(Hand woven linen with hand embroidery. Student work at the Education Center, Sile, Turkey)
Not long ago, in a village in Anatolia, a young man seeks the hand of a young woman he would like to marry. His answer comes in the form of a small handkerchief.
Needlework skills were and still are highly regarded in Turkey. Many years ago, when a girl was born, her mother would begin working on household items for the trousseau. This work involved many thousands of hours of decorative needlework for household items such as tablecloths, bed linens, gowns, etc. A mother took great pride in preparing these items. As the girl grew older, she would add to this work with her own handmade items, taught to her by her mother. As with any artform the value of the work increased if all of the elements (thread, color, composition, design) were in harmony, incuding the way the edge of a piece was finished. A trousseau was an important part of a rich tradition which allowed a young woman to express her creativity and individuality. Not only did the handmade items prepare a bride for her new home, the skills required for this work often could become a way for the woman to earn money for her family, as well as passing down family traditions. Needlework was seen as a confidence builder for the woman.
When a marriage was planned, there would be a trousseau exhibition, wherein the entire collection of work would be laid out for visitors to admire. Before the showing, the women would gather together to wash and iron all of the items. A trousseau exhibition was a great opportunity for other young girls to copy designs that they admired for their own trousseau.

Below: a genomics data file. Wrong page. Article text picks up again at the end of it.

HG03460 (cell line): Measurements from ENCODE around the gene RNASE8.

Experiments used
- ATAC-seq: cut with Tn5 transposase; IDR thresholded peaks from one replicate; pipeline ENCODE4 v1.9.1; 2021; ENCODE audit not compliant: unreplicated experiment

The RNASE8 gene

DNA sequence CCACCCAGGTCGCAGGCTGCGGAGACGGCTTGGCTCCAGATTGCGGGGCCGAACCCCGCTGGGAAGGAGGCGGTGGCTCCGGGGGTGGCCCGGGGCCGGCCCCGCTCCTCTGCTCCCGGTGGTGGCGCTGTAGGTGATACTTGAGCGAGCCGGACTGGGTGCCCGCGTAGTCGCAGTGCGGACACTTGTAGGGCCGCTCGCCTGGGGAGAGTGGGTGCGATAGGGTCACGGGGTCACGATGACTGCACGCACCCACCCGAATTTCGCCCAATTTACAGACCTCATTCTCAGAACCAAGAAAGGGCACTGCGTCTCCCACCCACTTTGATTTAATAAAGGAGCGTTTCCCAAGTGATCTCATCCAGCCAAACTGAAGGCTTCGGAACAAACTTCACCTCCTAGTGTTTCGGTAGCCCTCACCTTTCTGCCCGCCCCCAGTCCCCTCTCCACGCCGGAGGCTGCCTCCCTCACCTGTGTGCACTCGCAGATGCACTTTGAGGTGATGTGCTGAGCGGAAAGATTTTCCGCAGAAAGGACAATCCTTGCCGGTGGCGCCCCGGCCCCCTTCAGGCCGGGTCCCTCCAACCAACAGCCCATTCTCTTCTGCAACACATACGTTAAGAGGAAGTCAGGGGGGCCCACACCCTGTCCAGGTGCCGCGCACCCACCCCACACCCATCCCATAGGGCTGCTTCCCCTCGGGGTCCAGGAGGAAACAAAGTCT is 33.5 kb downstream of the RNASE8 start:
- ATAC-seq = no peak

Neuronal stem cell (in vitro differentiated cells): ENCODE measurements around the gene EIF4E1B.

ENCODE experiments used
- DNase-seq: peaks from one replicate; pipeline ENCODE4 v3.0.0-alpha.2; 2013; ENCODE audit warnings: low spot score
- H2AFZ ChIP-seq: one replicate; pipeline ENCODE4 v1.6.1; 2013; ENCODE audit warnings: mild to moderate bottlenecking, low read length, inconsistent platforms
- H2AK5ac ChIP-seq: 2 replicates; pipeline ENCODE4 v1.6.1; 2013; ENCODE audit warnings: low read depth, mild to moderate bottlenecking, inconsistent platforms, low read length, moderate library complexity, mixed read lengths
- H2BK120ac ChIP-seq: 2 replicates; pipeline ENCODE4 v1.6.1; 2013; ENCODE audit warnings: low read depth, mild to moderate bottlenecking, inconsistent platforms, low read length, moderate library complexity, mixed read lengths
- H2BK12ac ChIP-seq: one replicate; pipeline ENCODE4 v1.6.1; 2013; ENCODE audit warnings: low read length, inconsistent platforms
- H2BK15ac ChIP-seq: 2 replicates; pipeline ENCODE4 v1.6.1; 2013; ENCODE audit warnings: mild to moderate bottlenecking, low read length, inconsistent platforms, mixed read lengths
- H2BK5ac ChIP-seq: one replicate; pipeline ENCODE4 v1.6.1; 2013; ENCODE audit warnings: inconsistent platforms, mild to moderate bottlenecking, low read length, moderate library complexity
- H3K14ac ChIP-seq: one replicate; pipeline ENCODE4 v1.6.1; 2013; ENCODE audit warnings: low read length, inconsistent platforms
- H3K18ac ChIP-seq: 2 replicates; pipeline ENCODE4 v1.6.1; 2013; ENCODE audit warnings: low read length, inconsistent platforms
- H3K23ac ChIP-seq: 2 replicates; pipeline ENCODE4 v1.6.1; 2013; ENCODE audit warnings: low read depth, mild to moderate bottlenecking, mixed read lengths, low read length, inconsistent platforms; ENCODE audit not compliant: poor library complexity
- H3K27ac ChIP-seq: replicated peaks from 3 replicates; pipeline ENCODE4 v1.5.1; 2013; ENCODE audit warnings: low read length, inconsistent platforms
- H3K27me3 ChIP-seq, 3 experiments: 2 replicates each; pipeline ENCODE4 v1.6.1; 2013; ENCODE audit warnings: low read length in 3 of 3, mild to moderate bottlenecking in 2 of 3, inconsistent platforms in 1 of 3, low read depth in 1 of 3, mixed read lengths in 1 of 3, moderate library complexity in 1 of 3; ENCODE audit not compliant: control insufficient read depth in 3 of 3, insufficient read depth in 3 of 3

Traditional Anatolian society meant that a woman could not openly express her feelings or desires, so her embroidery became a way to impart messages. Embroidery motifs, while being beautiful, also served as a secret language all their own, and if you knew the language, you could understand what was being said.
So, back to the handkerchief. If a young woman was not interested in a young man, or if she wanted to break off a relationship with a sweetheart, she would send a plain handkerchief. But if the handkerchief was sent with all four corners embroidered, it meant that she was his. The Sile Education Center in Turkey is helping to foster these rich craft traditions by offering classes in a wide range of subjects. We would like to especially thank the Director of the Sile Education Center, Mr. Ali Riza Sengul, and his freindly staff for so generously opening their doors to us.
Do you have any traditions in your family or culture that involve a handkerchief, or other such textile? We would love for you to share your tradition with us in the comment section.